My Career: From Start to Finnish
Finland is best for work, life and family, says Silvia
Silvia Gaiani, Italy. Senior researcher (forestry and agriculture)
“Finland is the land where you can see your dreams coming true.”
Originally from Bologna, Italy, Silvia Gaiani describes herself as a Bolognese with a suitcase and a bohemian gypsy deep in heart. Prior to moving to Finland, she worked for several international organisations and universities all over the world, including as a consultant at The Food and Agriculture Organization (FAO) of the United Nations.
Twenty years ago, wanting to learn an exotic language, Silvia decided to go for Finnish, taking a course at the University of Bologna. Later, she moved from Italy to Joensuu, Finland, for her post-doctoral research but had to go back after it was complete. Years later, when a dream position opened in Seinäjoki, she returned to Finland to lead ground breaking research in the field of food innovation and entrepreneurship in South Ostrobothnia.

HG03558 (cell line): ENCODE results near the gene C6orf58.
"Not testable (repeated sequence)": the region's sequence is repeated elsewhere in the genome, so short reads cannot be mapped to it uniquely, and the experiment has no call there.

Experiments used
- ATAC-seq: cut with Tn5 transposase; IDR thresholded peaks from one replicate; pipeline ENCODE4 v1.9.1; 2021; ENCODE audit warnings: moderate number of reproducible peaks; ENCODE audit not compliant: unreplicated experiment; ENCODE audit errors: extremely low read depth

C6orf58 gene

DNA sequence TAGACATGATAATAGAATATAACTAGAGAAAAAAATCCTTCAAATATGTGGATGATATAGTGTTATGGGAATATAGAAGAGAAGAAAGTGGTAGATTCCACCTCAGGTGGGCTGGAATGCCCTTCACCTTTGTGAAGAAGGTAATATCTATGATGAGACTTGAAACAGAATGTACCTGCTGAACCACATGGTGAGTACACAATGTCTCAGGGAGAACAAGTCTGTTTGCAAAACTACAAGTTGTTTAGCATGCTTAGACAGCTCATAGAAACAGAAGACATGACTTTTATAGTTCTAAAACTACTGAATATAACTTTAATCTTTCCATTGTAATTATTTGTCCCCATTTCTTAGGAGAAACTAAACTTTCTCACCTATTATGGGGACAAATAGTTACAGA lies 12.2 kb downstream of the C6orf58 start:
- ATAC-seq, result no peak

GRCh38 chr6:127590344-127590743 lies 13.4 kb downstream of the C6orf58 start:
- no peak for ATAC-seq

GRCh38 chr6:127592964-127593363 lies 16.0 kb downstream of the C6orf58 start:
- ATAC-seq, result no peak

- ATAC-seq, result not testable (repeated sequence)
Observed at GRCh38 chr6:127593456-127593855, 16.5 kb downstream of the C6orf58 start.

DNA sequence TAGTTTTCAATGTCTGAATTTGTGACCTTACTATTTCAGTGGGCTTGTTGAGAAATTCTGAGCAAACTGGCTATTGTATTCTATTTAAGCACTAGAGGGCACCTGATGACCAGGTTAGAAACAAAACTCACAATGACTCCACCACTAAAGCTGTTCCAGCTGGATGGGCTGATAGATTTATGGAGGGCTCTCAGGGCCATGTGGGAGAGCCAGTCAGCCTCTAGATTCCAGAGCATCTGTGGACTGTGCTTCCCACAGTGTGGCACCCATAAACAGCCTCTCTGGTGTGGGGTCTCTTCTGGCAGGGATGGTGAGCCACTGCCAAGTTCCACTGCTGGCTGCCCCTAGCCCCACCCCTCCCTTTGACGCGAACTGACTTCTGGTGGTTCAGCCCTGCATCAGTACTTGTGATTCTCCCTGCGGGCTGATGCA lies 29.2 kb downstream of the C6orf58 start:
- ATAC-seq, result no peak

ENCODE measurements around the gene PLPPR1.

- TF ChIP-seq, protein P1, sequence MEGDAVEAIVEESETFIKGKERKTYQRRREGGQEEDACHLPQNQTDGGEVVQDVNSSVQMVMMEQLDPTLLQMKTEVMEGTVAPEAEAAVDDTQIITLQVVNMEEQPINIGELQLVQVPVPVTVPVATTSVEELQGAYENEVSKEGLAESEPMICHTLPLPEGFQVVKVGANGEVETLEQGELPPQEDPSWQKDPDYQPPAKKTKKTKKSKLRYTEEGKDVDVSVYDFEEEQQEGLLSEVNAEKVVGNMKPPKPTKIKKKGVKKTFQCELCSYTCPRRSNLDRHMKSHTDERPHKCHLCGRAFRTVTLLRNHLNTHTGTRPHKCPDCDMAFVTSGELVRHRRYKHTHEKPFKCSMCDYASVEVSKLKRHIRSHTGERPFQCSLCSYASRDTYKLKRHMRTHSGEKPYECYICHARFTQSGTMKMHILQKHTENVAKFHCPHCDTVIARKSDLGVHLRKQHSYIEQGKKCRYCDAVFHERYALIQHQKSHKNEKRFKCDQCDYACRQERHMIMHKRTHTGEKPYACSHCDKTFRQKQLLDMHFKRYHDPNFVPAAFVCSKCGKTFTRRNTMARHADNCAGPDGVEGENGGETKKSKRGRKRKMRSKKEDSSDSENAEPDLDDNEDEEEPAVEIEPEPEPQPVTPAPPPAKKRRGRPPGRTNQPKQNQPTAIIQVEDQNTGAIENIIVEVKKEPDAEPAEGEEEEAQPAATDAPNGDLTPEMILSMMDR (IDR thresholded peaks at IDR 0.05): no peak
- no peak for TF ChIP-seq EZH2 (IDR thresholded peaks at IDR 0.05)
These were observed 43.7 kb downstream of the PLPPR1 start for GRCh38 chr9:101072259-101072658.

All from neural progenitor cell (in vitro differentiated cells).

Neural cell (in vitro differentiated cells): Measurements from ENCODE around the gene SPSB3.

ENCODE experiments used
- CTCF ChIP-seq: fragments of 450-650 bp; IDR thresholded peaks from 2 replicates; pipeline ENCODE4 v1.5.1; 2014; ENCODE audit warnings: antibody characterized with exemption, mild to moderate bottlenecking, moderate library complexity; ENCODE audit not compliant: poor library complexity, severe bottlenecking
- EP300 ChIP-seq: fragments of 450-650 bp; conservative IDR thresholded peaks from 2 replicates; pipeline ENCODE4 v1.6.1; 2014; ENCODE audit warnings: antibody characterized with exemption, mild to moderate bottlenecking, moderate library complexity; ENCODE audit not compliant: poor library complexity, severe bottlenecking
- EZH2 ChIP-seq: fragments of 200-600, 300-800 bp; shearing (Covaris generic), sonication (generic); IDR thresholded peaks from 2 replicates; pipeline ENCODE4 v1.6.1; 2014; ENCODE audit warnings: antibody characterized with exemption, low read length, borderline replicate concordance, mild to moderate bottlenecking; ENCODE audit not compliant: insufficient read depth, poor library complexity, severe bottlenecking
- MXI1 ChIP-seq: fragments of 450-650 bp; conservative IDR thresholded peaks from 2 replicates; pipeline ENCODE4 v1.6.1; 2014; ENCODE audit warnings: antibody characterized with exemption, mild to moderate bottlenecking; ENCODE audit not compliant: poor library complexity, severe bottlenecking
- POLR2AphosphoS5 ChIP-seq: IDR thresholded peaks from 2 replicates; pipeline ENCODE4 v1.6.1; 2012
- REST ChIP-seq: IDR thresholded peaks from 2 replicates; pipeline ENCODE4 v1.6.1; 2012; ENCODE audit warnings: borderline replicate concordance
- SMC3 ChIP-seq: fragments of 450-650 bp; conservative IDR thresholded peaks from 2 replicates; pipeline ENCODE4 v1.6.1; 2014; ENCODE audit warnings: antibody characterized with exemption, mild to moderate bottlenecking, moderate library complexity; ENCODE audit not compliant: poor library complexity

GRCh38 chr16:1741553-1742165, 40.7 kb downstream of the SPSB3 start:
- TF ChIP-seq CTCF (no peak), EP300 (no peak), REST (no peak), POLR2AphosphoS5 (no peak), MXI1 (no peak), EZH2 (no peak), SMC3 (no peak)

The reason I ended up in Finland is… my love story with Finland, which began a long time ago. I started learning Finnish at the University of Bologna something like 20 years ago. Only three students at that time were attending the Finnish class, and I found it intriguing. I wanted to learn a new language and for me Finnish sounded exotic enough to give it a try. What I knew about Finland at that time was that it was the land of reindeers, Santa Claus and aurora borealis (I still laugh when I think about how ignorant I was!).